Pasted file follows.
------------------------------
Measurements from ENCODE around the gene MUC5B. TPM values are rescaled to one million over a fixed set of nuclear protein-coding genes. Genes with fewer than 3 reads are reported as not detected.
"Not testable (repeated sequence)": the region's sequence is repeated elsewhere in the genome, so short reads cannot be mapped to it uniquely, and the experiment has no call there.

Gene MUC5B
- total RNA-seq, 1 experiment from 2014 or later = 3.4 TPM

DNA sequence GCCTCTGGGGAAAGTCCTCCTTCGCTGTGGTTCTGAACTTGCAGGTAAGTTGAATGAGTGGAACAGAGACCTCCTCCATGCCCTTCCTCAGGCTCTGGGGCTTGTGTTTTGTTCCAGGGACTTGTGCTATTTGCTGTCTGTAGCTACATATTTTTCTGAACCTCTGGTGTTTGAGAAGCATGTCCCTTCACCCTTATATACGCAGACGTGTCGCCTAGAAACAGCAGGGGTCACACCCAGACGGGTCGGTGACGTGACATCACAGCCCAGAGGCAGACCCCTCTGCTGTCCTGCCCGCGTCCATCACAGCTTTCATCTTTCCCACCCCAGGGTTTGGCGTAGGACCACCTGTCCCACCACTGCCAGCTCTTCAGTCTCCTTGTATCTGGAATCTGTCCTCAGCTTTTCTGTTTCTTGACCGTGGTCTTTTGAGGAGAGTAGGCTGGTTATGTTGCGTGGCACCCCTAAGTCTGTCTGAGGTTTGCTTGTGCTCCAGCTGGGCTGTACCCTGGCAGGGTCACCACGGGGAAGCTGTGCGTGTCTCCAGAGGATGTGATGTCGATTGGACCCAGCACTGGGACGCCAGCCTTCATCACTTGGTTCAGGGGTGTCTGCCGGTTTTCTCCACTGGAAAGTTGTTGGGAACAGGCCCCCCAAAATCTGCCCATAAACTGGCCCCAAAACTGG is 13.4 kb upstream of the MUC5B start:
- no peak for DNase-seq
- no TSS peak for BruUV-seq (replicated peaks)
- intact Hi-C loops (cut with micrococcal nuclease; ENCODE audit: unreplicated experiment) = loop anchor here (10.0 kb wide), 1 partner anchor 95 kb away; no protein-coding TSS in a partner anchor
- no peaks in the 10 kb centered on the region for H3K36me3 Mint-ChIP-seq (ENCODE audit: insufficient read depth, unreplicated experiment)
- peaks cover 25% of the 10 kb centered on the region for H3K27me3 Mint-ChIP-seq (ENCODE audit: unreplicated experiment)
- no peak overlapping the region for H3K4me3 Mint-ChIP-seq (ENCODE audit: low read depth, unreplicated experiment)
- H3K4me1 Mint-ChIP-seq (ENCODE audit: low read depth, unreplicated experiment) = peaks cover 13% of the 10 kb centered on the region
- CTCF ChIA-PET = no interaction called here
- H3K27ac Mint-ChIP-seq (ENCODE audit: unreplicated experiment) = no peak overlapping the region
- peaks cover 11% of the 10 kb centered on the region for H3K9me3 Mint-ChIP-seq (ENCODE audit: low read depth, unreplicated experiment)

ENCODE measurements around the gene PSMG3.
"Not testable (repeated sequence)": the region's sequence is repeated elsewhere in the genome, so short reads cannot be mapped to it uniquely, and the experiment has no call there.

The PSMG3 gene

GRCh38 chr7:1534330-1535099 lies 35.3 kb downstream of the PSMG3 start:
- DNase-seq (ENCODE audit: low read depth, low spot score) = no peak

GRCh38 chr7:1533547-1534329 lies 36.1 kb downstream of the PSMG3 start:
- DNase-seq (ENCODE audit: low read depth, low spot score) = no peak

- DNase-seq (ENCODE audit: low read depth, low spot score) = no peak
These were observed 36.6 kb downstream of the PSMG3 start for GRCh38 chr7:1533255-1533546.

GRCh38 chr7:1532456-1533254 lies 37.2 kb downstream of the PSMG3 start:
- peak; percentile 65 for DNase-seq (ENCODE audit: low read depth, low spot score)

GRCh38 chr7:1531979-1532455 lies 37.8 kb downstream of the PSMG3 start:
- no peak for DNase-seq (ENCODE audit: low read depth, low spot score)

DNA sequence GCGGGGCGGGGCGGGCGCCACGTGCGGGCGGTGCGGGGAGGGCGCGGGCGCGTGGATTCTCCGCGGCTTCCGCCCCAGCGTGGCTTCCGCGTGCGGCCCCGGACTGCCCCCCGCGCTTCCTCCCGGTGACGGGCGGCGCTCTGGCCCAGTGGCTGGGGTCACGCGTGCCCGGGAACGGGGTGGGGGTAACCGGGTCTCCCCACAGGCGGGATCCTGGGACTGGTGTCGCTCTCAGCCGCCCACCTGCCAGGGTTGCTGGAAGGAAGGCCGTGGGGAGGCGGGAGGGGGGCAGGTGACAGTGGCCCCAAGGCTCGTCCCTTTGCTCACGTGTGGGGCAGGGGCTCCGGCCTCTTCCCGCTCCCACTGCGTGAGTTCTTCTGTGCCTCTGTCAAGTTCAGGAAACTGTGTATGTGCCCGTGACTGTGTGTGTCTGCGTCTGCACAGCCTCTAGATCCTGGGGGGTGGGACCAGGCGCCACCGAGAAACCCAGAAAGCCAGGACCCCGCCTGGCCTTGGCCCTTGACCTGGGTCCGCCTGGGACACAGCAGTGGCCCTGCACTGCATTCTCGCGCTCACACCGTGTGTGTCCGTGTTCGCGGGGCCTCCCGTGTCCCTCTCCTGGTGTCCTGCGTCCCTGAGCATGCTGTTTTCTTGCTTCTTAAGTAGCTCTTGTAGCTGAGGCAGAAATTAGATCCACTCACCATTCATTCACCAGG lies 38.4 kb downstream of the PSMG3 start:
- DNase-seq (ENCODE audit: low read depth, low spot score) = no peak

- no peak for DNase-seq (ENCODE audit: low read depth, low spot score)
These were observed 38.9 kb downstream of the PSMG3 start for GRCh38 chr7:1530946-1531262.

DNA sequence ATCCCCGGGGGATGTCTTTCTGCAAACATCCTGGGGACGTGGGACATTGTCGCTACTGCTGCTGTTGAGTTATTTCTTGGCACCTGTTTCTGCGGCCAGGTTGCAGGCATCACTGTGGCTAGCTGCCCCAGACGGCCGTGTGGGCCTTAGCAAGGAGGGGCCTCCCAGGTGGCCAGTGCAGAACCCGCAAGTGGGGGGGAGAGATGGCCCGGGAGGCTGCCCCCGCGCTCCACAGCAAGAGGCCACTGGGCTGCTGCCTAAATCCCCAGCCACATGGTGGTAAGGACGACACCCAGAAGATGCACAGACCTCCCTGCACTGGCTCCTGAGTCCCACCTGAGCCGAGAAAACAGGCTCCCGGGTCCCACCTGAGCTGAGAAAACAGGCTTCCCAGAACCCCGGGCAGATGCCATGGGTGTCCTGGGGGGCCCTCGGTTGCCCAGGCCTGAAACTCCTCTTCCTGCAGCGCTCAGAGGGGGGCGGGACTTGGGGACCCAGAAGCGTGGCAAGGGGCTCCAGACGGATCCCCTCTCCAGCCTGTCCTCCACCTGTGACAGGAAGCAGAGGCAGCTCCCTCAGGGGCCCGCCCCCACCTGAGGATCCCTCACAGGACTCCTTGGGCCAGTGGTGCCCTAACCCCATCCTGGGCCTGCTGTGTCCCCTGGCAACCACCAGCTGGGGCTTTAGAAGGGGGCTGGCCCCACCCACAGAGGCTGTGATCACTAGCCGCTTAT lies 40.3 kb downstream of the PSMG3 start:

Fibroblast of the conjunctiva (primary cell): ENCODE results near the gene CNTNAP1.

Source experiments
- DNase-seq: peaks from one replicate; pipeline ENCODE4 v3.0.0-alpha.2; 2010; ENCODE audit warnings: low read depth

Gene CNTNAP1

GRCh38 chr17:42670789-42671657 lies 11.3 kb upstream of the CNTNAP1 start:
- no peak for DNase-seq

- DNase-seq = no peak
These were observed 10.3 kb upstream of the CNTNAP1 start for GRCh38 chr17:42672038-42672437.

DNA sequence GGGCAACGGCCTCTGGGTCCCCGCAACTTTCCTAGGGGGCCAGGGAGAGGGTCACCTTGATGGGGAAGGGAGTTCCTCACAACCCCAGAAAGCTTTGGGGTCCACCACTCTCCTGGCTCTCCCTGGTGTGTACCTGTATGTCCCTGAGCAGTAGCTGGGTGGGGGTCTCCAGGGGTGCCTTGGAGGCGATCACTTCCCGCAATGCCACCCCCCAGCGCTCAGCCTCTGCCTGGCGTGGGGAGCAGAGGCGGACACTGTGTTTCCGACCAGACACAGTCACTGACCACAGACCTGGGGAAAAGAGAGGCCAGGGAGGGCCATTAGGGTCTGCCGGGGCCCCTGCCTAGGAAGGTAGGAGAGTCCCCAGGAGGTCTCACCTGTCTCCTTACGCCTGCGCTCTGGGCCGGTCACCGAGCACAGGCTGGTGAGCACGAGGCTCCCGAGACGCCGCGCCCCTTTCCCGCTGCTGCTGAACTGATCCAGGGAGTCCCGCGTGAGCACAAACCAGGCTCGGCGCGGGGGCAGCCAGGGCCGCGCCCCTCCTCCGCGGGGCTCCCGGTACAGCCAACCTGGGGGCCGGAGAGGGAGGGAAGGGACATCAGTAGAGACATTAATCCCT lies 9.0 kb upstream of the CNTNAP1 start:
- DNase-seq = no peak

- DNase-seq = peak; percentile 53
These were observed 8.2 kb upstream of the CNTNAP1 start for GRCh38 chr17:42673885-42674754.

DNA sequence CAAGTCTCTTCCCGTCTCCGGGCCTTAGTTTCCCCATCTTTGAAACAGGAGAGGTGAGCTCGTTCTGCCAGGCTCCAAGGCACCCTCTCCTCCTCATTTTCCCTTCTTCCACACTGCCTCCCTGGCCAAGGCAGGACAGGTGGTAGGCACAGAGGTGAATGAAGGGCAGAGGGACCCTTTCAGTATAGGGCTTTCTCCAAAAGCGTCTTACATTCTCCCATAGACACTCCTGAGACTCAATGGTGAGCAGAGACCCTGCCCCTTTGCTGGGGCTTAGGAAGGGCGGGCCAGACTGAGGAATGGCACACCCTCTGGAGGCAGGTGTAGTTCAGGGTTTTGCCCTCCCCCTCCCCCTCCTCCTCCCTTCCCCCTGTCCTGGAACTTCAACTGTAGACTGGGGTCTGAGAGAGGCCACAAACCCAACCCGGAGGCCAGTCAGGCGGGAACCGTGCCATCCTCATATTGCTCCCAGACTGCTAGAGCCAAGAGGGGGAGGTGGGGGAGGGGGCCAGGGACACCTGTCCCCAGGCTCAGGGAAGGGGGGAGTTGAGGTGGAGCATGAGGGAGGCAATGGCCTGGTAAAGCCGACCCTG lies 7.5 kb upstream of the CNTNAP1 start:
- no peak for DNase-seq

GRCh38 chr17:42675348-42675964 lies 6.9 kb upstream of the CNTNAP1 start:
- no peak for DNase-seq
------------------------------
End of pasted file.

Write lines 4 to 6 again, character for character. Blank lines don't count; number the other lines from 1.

- total RNA-seq, 1 experiment from 2014 or later = 3.4 TPM

DNA sequence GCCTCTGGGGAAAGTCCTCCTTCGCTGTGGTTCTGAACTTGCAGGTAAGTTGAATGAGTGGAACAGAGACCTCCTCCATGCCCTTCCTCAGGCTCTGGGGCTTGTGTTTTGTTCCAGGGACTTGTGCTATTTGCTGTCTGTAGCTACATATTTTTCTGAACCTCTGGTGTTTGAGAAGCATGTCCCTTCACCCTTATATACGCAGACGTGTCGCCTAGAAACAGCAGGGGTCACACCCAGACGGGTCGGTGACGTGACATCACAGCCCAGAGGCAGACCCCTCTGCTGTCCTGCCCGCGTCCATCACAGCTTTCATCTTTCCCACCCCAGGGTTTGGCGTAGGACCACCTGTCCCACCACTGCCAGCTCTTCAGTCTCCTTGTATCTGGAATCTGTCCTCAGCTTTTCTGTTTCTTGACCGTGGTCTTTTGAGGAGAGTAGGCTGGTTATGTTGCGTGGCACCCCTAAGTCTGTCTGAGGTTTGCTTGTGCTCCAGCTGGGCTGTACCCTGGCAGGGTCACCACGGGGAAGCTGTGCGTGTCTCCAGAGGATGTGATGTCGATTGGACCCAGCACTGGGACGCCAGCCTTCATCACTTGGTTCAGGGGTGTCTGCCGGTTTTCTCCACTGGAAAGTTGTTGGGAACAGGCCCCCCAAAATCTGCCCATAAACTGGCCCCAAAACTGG is 13.4 kb upstream of the MUC5B start:
- no peak for DNase-seq